This article is from the Recommended Fantasy Authors FAQ, by Amy Sheldon firstname.lastname@example.org with numerous contributions by others.
This listing was created in April 1994, following what seemed
like the 900th posting of "what other authors should I read?" in
the alt.fan.eddings newsgroup. Originally, the tone of the
editorial comments was intended to be neutral, since this is a
compilation of the recommendations of many people and not a list
of my personal favorites. This policy has gradually eroded, and
the perceptive reader can probably make some pretty good guesses
as to which books are particularly favored by the FAQMaster. Do
note, however, that there are quite a few books on this list
that I either haven't read, tried and didn't like, or wouldn't
recommend to an enemy, let alone a friend, so don't blame ME if
you spot an author that you absolutely loathe.
Recommenders are encouraged to keep their lists updated - in
fact, I try to write occasionally to confirm that the choices I
have on record are what was actually sent.
This list doesn't contain shared world novels and short story
collections, except in those cases where I feel like including
them (hey, it's called Editorial Privilege.) I also avoid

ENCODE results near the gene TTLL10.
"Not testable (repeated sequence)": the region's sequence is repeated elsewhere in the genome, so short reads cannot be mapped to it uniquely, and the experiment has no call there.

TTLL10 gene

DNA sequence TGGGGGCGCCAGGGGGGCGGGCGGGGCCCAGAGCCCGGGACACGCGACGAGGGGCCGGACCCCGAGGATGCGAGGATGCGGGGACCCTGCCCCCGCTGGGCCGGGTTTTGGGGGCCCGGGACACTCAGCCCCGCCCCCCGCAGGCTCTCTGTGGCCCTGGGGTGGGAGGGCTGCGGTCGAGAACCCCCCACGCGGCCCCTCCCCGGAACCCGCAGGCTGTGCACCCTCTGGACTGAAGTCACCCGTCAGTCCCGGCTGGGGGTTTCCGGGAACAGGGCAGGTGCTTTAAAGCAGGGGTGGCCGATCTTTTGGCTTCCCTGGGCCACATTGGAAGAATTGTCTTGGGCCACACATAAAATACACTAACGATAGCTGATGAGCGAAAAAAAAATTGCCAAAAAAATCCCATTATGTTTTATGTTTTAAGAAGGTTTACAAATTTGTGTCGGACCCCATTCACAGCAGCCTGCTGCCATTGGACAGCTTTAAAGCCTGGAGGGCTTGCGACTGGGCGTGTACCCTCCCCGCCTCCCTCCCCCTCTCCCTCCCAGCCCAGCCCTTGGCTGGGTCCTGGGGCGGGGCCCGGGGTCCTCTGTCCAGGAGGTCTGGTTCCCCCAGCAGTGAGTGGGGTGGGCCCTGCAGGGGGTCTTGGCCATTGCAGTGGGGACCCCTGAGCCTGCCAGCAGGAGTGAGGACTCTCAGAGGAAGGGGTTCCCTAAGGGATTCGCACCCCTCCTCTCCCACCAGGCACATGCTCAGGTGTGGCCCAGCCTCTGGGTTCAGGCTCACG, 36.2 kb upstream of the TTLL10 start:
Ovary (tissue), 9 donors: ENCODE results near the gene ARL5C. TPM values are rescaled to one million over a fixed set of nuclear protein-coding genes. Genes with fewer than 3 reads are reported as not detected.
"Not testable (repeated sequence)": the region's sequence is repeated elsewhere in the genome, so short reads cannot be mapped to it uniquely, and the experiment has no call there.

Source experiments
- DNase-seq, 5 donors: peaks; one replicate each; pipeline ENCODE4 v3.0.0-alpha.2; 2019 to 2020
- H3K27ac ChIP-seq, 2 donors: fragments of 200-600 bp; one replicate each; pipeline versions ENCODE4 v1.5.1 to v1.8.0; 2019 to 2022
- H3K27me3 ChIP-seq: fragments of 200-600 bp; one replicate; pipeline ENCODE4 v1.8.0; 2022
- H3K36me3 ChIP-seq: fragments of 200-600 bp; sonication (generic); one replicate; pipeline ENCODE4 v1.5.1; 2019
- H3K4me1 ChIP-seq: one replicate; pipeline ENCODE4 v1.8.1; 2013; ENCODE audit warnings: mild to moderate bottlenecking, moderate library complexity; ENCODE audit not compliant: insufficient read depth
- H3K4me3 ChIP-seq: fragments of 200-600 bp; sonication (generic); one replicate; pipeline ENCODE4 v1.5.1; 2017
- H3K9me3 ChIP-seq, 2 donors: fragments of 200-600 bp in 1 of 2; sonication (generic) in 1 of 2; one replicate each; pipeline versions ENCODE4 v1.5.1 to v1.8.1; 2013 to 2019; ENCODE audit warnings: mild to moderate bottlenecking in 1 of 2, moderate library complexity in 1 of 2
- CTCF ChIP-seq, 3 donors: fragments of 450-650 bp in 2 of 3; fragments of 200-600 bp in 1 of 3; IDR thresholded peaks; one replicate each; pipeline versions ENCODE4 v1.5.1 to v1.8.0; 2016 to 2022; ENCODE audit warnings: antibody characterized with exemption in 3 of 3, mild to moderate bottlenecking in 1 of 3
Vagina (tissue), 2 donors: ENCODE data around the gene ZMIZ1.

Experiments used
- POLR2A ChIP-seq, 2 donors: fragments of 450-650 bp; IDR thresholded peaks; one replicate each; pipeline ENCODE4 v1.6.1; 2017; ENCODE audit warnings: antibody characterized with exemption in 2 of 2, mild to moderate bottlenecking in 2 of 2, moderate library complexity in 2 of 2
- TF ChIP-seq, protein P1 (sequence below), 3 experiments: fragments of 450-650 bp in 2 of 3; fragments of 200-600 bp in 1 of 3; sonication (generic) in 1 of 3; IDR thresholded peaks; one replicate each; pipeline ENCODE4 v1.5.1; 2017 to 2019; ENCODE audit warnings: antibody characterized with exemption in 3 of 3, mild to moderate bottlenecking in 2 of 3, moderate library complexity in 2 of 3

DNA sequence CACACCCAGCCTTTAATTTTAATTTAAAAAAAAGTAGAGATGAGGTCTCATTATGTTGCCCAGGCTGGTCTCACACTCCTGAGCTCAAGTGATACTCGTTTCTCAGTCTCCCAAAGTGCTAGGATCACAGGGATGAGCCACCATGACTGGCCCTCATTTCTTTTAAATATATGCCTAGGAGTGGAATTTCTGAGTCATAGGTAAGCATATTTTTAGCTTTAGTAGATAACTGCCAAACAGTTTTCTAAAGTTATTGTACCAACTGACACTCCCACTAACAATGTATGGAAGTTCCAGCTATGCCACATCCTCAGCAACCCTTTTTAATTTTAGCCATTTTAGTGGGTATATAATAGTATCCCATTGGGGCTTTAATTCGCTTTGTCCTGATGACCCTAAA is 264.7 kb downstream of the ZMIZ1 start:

listing books with multiple authors, mainly because I'm never
quite sure where to put them.
The dividing line between fantasy, science fiction, and horror
is indistinct and highly subjective. Inclusion on this list for
those books that straddle the border depends on three factors:
How many people push for inclusion of the author, how the
publisher markets the book, and, most importantly, whether it
matches *my* definition of fantasy (remember that editorial
privilege I mentioned?)
I would like to note that most the long-running, open-ended
series contained herein do tend to have one major problem: They
get weaker as they progress (Piers Anthony is the prime example
of this tendency.) Try to start with the earlier books in the
series, so you can get thoroughly hooked and are compelled to
keep reading even after the author just starts hacking them out.